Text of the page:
Louis Gaspard d’Estournel was a nonconformist when it came to his vineyards and marketing his wine. For instance, he would typically travel broadly to faraway and unknown places with his wines to introduce them to the world. He even used to sign every bottle by hand to portray not only his dedication but his belief that his wines were some of the best in the world. Interestingly, any wine he didn’t sell while traveling would come back to the estate to be opened and tasted, with these bottles labeled “R” for “Retour des Indes” or “Returned from India.”

Though ownership changed multiple times over the years, the current steward of the estate shares a similar drive for innovation and dedication to d’Estournel. Michel Reybier purchased Cos d’Estournel in 2000 and I believe (based on some of his commentary) this decision was largely due to the emotional attachment he felt to the history and physical presence of the estate. Much like d’Estournel, Michel’s passion for Cos is extreme and he is incredibly active year-round at the estate and in its business dealings. Further, Michel seeks to strike a balance between innovation and tradition, many times in nonconformist manners yet again. Under his ownership, the estate invested dramatically in a complete overhaul of the winery and château by introducing state-of-the-art facilities and equipment while transitioning to a gravity flow winery. The wine I am reviewing today is the first vintage (2008) produced in the brand new winery.

Geography and production facts: Cos d’Estournel today consists of 100 hectares, though vineyard land accounts for only 70 hectares. The vineyards are broken into 30 parcels with 60% planted to Cabernet Sauvignon and 40% to Merlot with small areas of Cabernet Franc and Petit Verdot. Annual production is typically about 32,000 cases.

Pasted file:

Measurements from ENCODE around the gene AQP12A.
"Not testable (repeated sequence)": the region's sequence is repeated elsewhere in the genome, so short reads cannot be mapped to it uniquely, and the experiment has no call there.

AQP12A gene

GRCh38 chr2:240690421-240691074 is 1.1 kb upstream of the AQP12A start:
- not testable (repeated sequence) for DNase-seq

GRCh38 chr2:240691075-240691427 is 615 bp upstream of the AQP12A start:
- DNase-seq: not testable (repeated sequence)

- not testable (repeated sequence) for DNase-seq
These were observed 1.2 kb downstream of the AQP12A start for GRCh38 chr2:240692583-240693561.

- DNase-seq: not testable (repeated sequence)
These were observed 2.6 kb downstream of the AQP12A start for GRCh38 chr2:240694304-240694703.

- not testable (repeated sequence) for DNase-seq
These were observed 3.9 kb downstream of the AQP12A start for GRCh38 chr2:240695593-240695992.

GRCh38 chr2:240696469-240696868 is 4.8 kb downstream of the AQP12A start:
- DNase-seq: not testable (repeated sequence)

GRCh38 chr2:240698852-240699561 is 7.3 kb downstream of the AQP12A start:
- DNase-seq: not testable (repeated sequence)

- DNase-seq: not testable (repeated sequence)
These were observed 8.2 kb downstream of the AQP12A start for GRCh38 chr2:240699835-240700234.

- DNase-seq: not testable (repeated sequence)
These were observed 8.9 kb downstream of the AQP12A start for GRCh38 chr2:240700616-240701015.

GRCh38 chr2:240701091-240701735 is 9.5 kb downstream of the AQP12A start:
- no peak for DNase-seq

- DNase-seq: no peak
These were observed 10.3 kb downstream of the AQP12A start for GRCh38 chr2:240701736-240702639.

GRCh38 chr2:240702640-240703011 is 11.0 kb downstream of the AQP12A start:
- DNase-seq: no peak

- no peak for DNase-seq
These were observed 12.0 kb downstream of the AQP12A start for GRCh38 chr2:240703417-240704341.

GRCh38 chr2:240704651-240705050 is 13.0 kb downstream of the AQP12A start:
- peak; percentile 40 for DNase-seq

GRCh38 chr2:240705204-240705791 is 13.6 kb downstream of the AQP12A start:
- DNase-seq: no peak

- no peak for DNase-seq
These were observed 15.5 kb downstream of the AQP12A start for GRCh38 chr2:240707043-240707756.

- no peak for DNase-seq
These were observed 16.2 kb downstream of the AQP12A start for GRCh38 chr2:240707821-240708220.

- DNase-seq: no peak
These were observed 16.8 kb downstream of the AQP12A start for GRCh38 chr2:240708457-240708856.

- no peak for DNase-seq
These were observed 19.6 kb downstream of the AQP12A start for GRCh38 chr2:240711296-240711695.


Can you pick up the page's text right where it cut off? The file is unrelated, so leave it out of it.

Fun fact: Cos d’Estournel’s neighbor just to the south is the famous Château Lafite Rothschild, one of the original First Growths. Lafite, of course, is in the Pauillac appellation.

Today’s Wine: 2008 Cos d’Estournel

85% Cabernet Sauvignon, 13% Merlot, 2% Cabernet Franc; 13.8% ABV

I’ve enjoyed several vintages of Cos d’Estournel over the years, each of them being delightful, though this is my first time trying the 2008. Cos typically blends with more Merlot, so this vintage is interesting particularly due to its high percentage of Cabernet Sauvignon. The wine is deep, opaque ruby in color. I let this decant because it is still quite young and certainly needed time to open up. The nose showcases aromas of black plum, blackcurrant, black cherry, graphite, pencil shaving, tobacco, black pepper, and a hint of vanilla. Once in the mouth, I get notes of blackberry, plum, granite, iron, green herbs, smoke, sweet tobacco, and oak. This Cos is full-bodied with high acidity, high yet still refined tannins, and a long finish. An interesting note is that this is the first vintage produced in the new winery facilities at Cos.

Price: $160. Compared to First Growths I think Cos consistently delivers great value if you’re looking at Bordeaux. Definitely give this one a try if you haven’t already. Pair this with steak, a burger, or an assortment of charcuterie and cheeses.